This scholarly volume explores the most successful group of new political parties in Central and Eastern Europe: centrist anti-establishment parties (CAPs). Sarah Engler asks how these parties survive when newness is their only selling point and focuses on CAPs' electoral strategies after their first elections.
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How do parties survive when newness is their only selling point? This scholarly volume explores the most successful group of new political parties in Central and Eastern Europe: centrist anti-establishment parties (CAPs). These parties often claim to be neither 'left nor right', strongly criticize the political establishment, and instead promise 'corruption-free' politics. Initially extremely successful, many CAPs do not survive more than a few consecutive elections
while others do endure. As the first book-length study on this type of party, Sarah Engler explores this question and focuses on CAPs' electoral strategies after their first elections. It derives three strategies of survival that lead to more sustainable electoral support: a reframed protest
strategy, an anti-corruption strategy, and a mainstream strategy.
Combining quantitative data from an original expert survey with qualitative evidence from elite interviews with MPs, party officials and anti-corruption experts, the author demonstrates that CAPs only survive when they abandon their initial strategy of pure protest. While strategic change is necessary for party survival, several failed attempts at transformation show that it is not sufficient. Ideology, seemingly irrelevant to CAPs' initial successes, eventually determines CAPs' fates. Engler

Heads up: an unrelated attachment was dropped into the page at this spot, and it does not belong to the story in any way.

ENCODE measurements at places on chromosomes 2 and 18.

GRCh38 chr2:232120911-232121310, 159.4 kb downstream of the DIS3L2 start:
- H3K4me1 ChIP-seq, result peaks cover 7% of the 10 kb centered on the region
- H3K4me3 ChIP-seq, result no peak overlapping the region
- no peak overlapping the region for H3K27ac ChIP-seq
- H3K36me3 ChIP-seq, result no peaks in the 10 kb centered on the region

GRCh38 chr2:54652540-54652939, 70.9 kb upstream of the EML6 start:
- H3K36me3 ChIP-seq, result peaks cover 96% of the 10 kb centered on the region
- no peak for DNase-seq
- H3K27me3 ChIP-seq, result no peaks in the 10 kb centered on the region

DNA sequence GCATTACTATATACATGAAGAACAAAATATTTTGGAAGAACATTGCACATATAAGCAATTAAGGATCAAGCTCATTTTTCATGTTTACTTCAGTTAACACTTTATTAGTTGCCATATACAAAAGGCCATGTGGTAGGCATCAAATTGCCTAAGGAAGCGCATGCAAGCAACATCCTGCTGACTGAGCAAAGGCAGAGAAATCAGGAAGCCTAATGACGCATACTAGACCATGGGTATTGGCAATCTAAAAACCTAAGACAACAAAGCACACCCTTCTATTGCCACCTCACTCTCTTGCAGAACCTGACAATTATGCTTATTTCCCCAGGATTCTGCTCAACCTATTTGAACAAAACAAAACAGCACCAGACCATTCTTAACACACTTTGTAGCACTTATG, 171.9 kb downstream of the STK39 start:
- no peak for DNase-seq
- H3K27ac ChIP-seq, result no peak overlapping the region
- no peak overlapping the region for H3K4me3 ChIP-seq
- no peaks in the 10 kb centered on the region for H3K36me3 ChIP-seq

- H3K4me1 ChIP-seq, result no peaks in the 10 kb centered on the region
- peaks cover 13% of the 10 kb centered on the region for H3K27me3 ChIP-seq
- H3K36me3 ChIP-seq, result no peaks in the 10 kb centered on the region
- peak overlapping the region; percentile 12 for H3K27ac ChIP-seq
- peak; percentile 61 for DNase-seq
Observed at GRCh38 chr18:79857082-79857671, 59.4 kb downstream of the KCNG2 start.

also examines how these findings have implications for other European countries.
Comparative Politics is a series for researchers, teachers, and students of political science that deals with contemporary government and politics. Global in scope, books in the series are characterized by a stress on comparative analysis and strong methodological rigour. The series is published in association with the European Consortium for Political Research. For more information visit: www.ecprnet.eu
The series is edited by Nicole Bolleyer, Chair of Comparative Political Science, Geschwister Scholl Institut, LMU Munich and Jonathan Slapin, Professor of Political Institutions and European Politics, Department of Political Science, University of Zurich.